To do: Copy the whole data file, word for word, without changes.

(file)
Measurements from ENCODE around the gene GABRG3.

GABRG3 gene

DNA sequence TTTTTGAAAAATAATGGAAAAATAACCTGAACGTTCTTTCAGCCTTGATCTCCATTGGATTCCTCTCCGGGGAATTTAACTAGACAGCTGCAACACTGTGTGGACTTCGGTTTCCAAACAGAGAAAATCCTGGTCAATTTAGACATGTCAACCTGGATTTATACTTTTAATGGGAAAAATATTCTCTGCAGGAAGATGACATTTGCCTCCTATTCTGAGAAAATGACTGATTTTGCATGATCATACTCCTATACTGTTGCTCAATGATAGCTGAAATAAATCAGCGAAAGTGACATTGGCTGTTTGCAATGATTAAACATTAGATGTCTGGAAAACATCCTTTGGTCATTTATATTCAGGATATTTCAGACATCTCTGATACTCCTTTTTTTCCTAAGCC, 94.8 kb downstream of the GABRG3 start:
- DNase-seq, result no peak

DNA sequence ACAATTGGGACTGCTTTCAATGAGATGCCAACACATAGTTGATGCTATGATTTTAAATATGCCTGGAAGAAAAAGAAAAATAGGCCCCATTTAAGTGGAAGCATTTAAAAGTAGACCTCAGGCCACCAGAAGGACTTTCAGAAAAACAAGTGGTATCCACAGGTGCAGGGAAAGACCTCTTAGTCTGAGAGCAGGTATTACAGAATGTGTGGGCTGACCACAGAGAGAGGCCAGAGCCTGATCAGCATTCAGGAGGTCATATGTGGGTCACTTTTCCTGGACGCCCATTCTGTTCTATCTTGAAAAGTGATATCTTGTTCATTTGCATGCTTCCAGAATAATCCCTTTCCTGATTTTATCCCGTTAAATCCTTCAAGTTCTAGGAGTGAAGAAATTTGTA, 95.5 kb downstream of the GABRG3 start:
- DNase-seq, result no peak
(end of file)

Measurements from ENCODE around the gene GABRG3.

GABRG3 gene

DNA sequence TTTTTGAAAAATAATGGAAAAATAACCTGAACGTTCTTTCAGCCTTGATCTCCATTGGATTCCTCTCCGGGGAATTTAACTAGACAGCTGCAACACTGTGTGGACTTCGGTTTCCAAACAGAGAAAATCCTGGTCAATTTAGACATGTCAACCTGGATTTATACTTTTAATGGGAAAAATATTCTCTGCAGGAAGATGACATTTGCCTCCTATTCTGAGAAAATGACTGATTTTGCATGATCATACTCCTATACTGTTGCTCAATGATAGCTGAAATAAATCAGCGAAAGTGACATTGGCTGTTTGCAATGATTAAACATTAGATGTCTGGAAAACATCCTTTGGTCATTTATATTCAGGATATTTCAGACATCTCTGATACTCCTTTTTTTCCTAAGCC, 94.8 kb downstream of the GABRG3 start:
- DNase-seq, result no peak

DNA sequence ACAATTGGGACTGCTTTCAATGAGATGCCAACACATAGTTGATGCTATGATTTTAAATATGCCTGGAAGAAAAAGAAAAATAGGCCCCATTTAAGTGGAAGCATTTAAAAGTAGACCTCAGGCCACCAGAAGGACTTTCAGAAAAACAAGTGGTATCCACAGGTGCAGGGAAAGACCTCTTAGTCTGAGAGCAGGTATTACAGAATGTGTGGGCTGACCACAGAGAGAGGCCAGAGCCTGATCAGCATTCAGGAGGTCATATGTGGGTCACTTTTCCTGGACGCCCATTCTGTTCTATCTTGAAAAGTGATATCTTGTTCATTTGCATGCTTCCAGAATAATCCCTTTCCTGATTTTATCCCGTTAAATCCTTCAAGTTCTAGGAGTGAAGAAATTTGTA, 95.5 kb downstream of the GABRG3 start:
- DNase-seq, result no peak